There’s a lot of confusion about the differences between a digital signature and an electronic signature. Are they one in the same? The short answer is no. While the terms are used interchangeably, each term carries a distinct set of defining features and functions. The broader category of e-signatures often includes digital signatures, which is a specific type of technology used to implement electronic signatures. Here’s a quick guide to the differences between the two popular terms.
Digital vs. Electronic Signatures
Let’s start by addressing the definition of each term. An electronic signature is, like its paper equivalent, a legal concept. Its purpose is to capture a person’s legal intent to be bound to an agreement or contract. This type of authorization is usually in the form of signing your name on a document, but it could also be in the form of a sound, symbol or process that signifies intent to sign.
A digital signature on the other hand refers to encryption/decryption technology and is often a subset of an electronic signature. Based on public-key cryptography, a digital signature secures and tamper seals signed documents, allowing you to verify the authenticity of a signed record. A digital signature alone, however, is not an e-signature and therefore cannot capture a person’s legal intent. The magic starts to happen when you couple digital signature technology to an e-signature application such as eSignLive; digital signatures secure and protect the e-signed data, and guarantee the integrity of the e-signed document and subsequent audit trails.
The use of a “digital signature” is the result of its legal and cultural acceptance in certain geographies around the world. Countries in the European Union, South America and Asia, for example, follow tiered e-signature model that prefer locally defined standards that are based on digital signature technology. Moreover, some industries support specific standards that use digital signatures as the underlying encryption/decryption technology for digital transactions.
The bottom line is that your e-signature should be leveraging digital signature technology. Without digital signatures, your document-based transactions may not be legally binding, putting you and your organization at risk in the event of a compliance or legal case.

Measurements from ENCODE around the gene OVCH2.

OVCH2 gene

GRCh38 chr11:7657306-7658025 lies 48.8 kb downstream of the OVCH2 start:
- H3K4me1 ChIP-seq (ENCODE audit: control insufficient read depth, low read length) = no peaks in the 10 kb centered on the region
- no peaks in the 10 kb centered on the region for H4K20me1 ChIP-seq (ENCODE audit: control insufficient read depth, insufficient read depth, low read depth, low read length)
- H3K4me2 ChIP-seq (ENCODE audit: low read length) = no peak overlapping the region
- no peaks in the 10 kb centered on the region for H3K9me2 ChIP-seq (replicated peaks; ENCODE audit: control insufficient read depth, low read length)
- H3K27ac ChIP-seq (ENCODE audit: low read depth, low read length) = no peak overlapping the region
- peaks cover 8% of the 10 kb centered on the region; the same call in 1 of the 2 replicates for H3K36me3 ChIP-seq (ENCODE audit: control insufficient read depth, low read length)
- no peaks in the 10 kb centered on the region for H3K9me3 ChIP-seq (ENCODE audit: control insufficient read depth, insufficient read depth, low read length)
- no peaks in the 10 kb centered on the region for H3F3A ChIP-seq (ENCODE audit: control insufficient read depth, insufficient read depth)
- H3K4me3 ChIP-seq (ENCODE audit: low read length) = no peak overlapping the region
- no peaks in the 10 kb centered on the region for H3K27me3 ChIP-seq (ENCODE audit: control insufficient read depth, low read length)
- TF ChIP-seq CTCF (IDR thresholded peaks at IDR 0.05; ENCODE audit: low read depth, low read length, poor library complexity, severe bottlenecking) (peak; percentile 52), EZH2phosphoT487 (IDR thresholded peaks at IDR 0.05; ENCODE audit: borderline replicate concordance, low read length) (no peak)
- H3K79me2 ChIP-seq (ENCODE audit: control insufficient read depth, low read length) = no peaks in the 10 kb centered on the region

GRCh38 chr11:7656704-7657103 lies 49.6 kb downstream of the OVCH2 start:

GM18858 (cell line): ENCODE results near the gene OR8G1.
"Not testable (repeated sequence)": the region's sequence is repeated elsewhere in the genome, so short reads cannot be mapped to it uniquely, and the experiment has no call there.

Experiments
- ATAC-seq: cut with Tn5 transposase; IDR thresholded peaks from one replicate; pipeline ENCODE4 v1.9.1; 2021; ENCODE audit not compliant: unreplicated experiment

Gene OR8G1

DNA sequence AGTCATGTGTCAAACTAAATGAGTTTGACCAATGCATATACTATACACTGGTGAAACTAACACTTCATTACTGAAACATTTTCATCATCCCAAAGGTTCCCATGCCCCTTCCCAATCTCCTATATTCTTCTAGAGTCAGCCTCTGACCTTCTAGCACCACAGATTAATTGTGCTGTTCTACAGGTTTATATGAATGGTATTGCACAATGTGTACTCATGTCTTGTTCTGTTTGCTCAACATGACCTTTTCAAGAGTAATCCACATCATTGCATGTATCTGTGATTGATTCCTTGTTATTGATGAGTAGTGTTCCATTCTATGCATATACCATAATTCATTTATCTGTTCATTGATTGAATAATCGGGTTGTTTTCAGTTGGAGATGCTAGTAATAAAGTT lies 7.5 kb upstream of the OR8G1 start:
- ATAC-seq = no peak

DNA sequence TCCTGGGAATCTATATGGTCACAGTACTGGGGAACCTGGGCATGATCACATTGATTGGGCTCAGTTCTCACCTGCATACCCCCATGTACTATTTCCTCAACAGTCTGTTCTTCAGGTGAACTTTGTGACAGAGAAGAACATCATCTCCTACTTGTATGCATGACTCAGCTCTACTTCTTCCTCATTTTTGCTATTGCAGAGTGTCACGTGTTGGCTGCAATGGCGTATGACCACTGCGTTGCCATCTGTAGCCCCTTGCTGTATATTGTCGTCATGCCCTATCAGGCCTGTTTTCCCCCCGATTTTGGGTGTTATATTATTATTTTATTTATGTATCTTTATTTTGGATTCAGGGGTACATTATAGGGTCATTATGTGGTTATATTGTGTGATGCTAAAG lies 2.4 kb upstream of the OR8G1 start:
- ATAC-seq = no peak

Does My E-Signature Solution Use Digital Signatures?
Not all e-signature solutions are created equal. Many of the solutions in the market do not leverage digital signature technology as part of the e-signing process. What this means is that your documents are left unprotected after each signature is applied – increasing the likelihood of fraud – a risk you want to avoid at all costs. Watch out for solutions that simply add an image of a handwritten signature on the document or only apply a digital signature once at the end of the transaction, without anything to protect the integrity of the signed document between signers or evidence to support it in the event of a consumer dispute.
Every digital transaction has a beginning and an end – and you want to make sure the transaction is secure throughout its lifecycle. Look for a solution that is built on digital signature technology and produces tamper-evident documents after each and every signer signs the document (not simply at the end of the transaction). If the document is tampered with – even in the slightest – the e-signature will be visibly invalidated, indicating that you should not trust the document.
Having digital signature encryption in an e-signature solution creates an electronic record that is even more reliable than paper documents. This is a unique and significant advantage over the paper world, where it is not possible to detect whether changes were made to a document.
Maintaining high levels of security and trust is what has made our business so successful and why some of the most security-conscious global organizations trust us. In working with businesses and government agencies around the world for over 20 years, eSignLive has a deep understanding of the implementation of e-signatures and leveraging digital signatures to guarantee the integrity of e-signed documents. Visit our digital signature page to learn about the top 5 “must-have” criteria to keep in mind when evaluating solutions in the market. Look out for “Part 2” of this blog series where I’ll explore the topic of digital certificates and their role in the e-signature process.Not sure what the difference is between a digital signature and e-signature? http://bit.ly/2qrUHdTClick to tweet